The Real Parable of the Talents

By: Allen Gunter, The Budget Guy


I’m sure you’re familiar with the Parable of the Talents. You know, the one where the master entrusts three of his servants with some talents and then leaves town for a while. But did you know that in the ancient texts there is a fourth servant?  


Well, it seems the fourth servant was most anxious to honor his master and do something good with the talents he had been given. But while he was thinking about what to do, he began noticing that some of the other servants had things that he didn’t…nicer cloaks, larger rooms, better food. He couldn’t understand why they had these things and he didn’t, and it made him feel a little inadequate and a little jealous. After all, didn’t he work just as hard…perhaps even harder…than they did? Didn’t his family deserve to have good things, too?  


Then one day the servant saw a beautiful cloak in a merchant’s shop. 


“If I had such a cloak, the other servants would respect me more and I would be much happier.”



Unfortunately, the servant did not have enough talents to buy the cloak.   But the merchant knew the servant’s master to be very wealthy, and he saw this as an opportunity to gain favor with the master. So he offered to let the servant have the cloak in return for just a few talents and the promise to pay the rest later.   The servant’s heart quickened.   


“This will only take a small part of what my master entrusted to me. I can still do something good for him with the rest and I’ll surely be able to replace the talents I’ve just used by the time my master returns.”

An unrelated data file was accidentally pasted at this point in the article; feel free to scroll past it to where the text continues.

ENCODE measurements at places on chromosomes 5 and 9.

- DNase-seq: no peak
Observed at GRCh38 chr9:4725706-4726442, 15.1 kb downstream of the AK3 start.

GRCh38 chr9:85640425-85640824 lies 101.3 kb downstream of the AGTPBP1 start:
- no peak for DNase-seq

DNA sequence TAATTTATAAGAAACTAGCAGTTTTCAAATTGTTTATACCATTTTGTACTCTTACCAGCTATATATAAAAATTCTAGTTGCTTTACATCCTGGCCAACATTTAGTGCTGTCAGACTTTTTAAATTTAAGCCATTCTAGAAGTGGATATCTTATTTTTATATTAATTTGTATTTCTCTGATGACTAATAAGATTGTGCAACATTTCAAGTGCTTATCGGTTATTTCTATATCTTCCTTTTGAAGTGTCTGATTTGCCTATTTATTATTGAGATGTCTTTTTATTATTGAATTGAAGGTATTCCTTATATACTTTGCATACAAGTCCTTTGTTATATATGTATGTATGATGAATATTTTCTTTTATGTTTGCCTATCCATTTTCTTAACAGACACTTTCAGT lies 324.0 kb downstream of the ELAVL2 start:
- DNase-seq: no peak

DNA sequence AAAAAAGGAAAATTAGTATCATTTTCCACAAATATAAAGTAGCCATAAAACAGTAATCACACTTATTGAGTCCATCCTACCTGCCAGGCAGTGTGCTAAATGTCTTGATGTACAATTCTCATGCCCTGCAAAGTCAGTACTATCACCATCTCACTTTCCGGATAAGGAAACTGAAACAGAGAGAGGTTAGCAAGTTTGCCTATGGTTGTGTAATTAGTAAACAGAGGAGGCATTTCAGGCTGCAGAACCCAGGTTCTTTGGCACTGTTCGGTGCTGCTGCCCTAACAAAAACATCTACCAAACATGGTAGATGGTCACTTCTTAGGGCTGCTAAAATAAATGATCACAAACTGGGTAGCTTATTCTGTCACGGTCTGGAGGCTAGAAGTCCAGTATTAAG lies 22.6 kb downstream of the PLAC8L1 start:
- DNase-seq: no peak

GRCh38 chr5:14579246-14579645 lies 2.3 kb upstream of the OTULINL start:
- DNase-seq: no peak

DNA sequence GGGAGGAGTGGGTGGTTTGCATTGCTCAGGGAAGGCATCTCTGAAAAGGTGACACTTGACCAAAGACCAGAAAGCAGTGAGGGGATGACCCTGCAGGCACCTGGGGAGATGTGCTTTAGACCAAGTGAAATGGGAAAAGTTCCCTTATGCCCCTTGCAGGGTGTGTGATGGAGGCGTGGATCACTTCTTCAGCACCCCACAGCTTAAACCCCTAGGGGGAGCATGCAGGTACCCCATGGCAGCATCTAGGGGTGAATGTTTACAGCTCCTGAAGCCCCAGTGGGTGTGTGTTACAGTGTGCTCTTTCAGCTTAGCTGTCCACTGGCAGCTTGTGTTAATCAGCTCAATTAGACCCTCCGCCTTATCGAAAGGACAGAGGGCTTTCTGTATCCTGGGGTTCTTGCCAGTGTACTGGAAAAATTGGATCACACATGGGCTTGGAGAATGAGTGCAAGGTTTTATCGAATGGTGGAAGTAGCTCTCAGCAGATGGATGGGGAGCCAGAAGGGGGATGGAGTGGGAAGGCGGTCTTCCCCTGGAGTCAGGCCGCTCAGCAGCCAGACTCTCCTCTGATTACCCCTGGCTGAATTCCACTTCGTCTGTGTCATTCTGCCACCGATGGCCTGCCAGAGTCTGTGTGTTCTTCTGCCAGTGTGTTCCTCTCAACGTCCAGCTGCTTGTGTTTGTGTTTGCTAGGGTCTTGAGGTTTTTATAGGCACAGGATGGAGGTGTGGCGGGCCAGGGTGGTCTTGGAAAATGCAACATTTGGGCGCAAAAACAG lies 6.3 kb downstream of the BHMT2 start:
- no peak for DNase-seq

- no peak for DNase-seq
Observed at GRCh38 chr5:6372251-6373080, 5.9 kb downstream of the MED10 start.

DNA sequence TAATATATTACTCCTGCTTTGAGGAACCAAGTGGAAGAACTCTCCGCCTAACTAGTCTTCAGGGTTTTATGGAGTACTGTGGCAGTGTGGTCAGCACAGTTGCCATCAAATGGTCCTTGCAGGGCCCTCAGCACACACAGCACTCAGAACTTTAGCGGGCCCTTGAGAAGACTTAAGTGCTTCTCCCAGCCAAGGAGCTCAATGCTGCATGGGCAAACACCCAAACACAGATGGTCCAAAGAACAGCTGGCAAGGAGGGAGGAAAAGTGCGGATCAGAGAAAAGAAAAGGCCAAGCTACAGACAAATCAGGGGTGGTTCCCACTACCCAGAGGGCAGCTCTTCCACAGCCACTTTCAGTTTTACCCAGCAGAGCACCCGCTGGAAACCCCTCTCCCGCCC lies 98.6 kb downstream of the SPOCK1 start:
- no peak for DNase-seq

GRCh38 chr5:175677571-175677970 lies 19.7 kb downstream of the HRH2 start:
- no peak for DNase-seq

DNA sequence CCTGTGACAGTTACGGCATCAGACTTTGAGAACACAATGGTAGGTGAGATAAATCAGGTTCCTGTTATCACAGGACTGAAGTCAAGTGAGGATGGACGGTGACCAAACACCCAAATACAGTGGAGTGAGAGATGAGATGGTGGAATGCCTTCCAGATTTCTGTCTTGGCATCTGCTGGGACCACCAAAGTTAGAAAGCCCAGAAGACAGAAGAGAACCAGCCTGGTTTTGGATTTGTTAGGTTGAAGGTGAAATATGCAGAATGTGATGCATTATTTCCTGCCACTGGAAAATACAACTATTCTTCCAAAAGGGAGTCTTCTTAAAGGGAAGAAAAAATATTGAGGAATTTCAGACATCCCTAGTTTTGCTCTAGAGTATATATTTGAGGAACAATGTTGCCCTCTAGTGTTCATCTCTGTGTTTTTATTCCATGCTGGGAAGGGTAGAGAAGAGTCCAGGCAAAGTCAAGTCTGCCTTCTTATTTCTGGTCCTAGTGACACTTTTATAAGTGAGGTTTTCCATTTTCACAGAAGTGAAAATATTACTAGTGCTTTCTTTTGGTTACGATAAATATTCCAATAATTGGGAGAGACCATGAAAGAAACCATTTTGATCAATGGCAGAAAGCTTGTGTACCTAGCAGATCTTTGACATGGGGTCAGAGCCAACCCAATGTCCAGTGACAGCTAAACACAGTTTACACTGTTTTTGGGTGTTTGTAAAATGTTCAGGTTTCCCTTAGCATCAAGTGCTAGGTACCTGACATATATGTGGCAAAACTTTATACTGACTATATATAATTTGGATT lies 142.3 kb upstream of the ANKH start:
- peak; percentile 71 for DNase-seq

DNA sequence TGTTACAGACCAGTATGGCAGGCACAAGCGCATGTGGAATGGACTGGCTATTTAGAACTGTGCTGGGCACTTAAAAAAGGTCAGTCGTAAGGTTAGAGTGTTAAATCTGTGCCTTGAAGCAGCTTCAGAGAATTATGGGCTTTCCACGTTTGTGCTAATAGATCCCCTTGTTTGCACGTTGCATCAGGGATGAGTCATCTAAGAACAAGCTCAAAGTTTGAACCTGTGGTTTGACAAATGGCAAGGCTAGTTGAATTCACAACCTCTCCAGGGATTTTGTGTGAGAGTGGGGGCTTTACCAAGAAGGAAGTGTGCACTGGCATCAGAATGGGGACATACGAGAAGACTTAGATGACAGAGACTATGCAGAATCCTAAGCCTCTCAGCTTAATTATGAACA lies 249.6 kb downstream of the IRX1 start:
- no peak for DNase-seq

So off the servant went in his fine new cloak. He hadn’t gone far when he met a man selling beautiful Persian rugs.   


“Such a rug would be much more comfortable to sleep on than the straw mats my family has now. Besides, if I were well rested, I’m sure I could do so much more to please my master.”


But again the servant did not have the needed talents. Thinking the servant to be a man of means because of the fine cloak he was wearing, the merchant offered to sell the rug to him for a small payment, with the rest to be paid later.  


This delighted the servant, who soon found that he could acquire most anything he desired this way. And so he did until he had many fine things for himself and his family.   


But as he acquired more, the servant realized that his heart had become burdened with all of the things he had bought. For now the servant worried about how to protect all of his fine new possessions from thieves and moths and rust. He resented the time he had to spend taking care of them, finding places to keep them.   


The servant began to realize that the happiness and contentment he had when he bought something new was temporary and unfulfilling. He seldom thought about his master anymore. He knew that one day his master would return and he would have to give an accounting, but that time seemed too distant. Besides, he had to deal with the accountings the merchants presented to him.  


And that had become the servant’s greatest burden. The merchants, of course, wanted to continue to be paid for what they had sold the servant. The servant truly wanted to pay them, but the small amounts the merchants kept asking for added up to large amounts that the servant found difficult to pay. He worried about how he would pay them, and it caused great strife and tension in his household.  


Okay, Budget Guy, stop right there. This isn’t from any “ancient text”…you’re making this all up! This is just your feeble attempt at being cute!  


Feeble, perhaps, but not intended to be cute! You see, I believe Jesus’ parables are all incomplete. He laid the groundwork for us in each one and then left the final “chapter” for us to write based on how we apply that parable to our own lives.  


Isn’t the Parable of the Talents really a lesson for us in how God wants us to manage all that He has entrusted to us? I believe God means for us to find joy in life, and a certain amount of joy can be found in material things. However, it’s not okay when the “wanting” and the “having” become the standard by which we measure ourselves and our happiness.  


Like Luke 16:11 ,“If, therefore, you have not been faithful in the use of worldly wealth, who will entrust the true riches to you?” , the Parable of the Talents reminds us that we are merely stewards of what we have. How we handle that stewardship is a measure of our faith.